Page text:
The Reserve Bank of India (RBI) will transfer Rs 99,122 crore as surplus to the central government for the nine months ended March 31 (July 2020-March 2021), it said in a statement on Friday.
This is much higher than what most had estimated and what the government itself had budgeted for. Finance Minister Nirmala Sitharaman had earmarked a transfer of Rs 53,511 crore.
The transfer was approved on Friday, in the meeting of the regulator’s central board, during which the RBI’s annual report was also approved.
The central bank has changed its accounting period, aligning it with the fiscal calendar (April-March) from this year, instead of the earlier July-June calendar.
Therefore, the transfer of nearly a trillion rupees for just nine months of operation is surprising, though it will come as a huge respite to the government.
“The surplus to be transferred by the RBI to the Government of India is considerably higher than the budgeted level. This will offer a buffer to absorb the anticipated losses in indirect tax revenues during May-June, owing to the impact of state lockdowns on consumption on discretionary items and contact-intensive services,” said Aditi Nayar, chief economist of ICRA.
Direct tax collections are also expected to be soft, given the compression in demand.
How the RBI could transfer such a huge amount will be explained only after release of its annual report, but it was done keeping the rules of the Jalan Committee on the RBI’s economic capital intact.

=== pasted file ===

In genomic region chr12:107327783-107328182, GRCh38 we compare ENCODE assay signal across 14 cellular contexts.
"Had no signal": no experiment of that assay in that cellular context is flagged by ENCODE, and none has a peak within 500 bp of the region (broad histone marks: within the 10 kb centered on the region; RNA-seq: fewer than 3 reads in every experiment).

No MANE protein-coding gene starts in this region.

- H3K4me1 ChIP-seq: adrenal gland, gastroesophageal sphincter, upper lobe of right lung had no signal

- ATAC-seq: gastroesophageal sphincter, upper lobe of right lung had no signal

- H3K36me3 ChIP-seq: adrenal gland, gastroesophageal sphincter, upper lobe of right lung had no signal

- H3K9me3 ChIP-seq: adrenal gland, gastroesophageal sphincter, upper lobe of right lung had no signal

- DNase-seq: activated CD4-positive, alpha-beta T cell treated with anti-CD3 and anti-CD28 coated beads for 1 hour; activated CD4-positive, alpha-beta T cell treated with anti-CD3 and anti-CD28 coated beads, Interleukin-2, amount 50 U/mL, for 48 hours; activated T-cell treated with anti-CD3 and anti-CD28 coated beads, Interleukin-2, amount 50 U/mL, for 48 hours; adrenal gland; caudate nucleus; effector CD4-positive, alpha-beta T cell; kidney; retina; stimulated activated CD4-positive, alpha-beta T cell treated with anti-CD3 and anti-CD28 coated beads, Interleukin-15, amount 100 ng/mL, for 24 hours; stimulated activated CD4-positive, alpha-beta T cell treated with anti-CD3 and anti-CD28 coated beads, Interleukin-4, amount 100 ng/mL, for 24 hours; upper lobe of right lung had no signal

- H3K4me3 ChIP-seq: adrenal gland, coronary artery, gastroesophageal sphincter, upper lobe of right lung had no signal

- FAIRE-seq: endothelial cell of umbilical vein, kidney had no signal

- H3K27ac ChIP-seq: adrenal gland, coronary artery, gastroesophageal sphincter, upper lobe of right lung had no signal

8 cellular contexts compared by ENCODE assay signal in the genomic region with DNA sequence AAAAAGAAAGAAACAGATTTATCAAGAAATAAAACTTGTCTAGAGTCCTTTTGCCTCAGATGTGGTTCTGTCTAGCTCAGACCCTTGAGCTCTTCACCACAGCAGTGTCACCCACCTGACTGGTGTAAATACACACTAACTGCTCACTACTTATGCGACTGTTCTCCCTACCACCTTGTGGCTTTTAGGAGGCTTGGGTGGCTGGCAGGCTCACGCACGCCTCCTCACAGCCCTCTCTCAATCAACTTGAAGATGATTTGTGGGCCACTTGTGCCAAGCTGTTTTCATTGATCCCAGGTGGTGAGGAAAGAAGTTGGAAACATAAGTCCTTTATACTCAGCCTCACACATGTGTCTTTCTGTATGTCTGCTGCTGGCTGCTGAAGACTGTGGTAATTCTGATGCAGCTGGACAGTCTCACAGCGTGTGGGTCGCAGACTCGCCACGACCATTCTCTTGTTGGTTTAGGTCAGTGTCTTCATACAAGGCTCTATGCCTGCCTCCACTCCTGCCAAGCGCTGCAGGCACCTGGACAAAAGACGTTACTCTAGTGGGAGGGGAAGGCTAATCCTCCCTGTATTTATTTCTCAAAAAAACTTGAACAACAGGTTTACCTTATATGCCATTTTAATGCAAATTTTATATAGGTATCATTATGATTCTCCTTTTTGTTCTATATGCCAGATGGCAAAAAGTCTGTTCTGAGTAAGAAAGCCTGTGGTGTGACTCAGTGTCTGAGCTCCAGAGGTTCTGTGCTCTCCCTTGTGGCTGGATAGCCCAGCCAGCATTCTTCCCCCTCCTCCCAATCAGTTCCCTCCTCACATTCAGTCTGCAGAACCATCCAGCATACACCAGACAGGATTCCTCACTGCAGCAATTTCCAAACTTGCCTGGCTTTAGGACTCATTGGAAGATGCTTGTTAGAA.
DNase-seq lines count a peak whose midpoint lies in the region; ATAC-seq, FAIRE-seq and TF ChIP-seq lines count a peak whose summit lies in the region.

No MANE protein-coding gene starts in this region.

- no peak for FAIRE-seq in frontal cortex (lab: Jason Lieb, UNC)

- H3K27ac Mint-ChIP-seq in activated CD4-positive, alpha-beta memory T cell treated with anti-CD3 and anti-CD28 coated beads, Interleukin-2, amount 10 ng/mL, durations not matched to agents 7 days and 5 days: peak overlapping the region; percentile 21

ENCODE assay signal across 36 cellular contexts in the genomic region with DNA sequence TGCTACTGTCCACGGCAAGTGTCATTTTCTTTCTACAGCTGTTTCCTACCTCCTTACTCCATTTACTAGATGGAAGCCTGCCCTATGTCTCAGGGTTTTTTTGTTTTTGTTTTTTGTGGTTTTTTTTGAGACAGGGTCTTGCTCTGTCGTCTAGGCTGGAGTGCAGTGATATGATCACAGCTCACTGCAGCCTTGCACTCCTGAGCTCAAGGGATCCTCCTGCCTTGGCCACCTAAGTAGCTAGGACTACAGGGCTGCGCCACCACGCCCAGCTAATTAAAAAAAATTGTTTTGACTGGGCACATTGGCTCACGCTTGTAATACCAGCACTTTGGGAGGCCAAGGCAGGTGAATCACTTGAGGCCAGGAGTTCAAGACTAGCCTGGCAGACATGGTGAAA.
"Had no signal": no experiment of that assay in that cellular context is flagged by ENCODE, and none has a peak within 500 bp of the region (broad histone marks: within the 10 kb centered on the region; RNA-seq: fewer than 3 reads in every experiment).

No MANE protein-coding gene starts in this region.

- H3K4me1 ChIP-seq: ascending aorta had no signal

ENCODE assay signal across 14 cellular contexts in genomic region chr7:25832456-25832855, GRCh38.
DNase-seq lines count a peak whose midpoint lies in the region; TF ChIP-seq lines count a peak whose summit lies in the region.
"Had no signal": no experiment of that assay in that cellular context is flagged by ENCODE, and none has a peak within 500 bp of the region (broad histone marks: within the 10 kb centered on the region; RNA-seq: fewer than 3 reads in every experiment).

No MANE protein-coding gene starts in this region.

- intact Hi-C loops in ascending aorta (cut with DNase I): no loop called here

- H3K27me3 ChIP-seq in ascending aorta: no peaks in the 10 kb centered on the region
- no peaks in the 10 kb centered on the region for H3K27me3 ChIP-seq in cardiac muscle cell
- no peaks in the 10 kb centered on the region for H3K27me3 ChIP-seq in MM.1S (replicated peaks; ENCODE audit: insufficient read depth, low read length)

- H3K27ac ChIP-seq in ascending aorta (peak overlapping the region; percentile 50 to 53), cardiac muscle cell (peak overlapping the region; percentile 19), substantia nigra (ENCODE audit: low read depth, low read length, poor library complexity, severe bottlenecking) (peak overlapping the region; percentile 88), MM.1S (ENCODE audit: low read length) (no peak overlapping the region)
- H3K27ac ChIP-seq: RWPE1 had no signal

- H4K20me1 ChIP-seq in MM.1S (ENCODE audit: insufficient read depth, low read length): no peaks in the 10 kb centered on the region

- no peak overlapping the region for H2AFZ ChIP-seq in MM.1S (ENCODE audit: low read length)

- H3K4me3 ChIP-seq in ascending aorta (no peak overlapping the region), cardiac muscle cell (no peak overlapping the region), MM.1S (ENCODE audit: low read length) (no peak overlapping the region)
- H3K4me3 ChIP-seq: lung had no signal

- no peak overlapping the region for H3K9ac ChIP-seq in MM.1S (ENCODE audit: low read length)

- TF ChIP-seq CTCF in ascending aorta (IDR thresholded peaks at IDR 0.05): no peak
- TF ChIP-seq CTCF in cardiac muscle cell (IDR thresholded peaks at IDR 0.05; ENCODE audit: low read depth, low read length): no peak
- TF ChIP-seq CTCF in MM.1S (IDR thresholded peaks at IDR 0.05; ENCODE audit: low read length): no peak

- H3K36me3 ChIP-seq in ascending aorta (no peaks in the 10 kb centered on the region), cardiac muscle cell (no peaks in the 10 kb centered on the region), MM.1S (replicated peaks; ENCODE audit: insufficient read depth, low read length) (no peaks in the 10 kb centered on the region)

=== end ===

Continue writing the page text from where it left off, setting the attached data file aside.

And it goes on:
The committee had recommended that the RBI maintain, at all times, a minimum contingency risk buffer of 5.5 per cent of its balance sheet, which the central bank did.
“It appears the RBI has recognised some gains from revaluation of its foreign currency assets,” said Ananth Narayan, senior India analyst at Observatory Group.
From FY2018-19, after the Jalan committee’s recommendation, the RBI changed its valuation policy to recognise gains from the sale of foreign currency against the historical weighted-average holding cost.
However, purchase of foreign currencies is treated separately, and any fresh purchase contributes to the weighted-average cost.
If one assumes all the RBI’s foreign currency reserves are in dollars, Narayan says the weighted-average holding cost for the dollar would be around Rs 55.70, going by last year’s annual report. Now, if the RBI sells those dollars at the current rate of Rs 72-73, healthy profits can be booked.
That’s exactly what the RBI has been doing of late. Since January and February, the RBI’s gross sales of foreign currency has surged.
In its May bulletin, data released by the RBI showed that it had net sold $5.7 billion during March.
Consequently, for the truncated fiscal year, the RBI has gross sold a record $85.2 billion and gross purchased $140.5 billion. Since the RBI values dollar sales separately than purchases, it had the freedom to book profits, which may have contributed to the healthy transfer, Narayan argued.
The high transfer also takes into account the record open market operations (OMO) conducted by the RBI in the last fiscal year. It had bought bonds worth Rs 3 trillion during the fiscal, on which it must have earned a healthy interest income from the government. This amount could have been repatriated back to the government.
The RBI had transferred Rs 57,128 crore to the government for the accounting year 2019-20.
The year before, the RBI had, based on the Jalan Committee formula, transferred a record Rs 1.76 trillion, which included Rs 1.23 trillion as dividend and Rs 52,637 crore of excess provisions.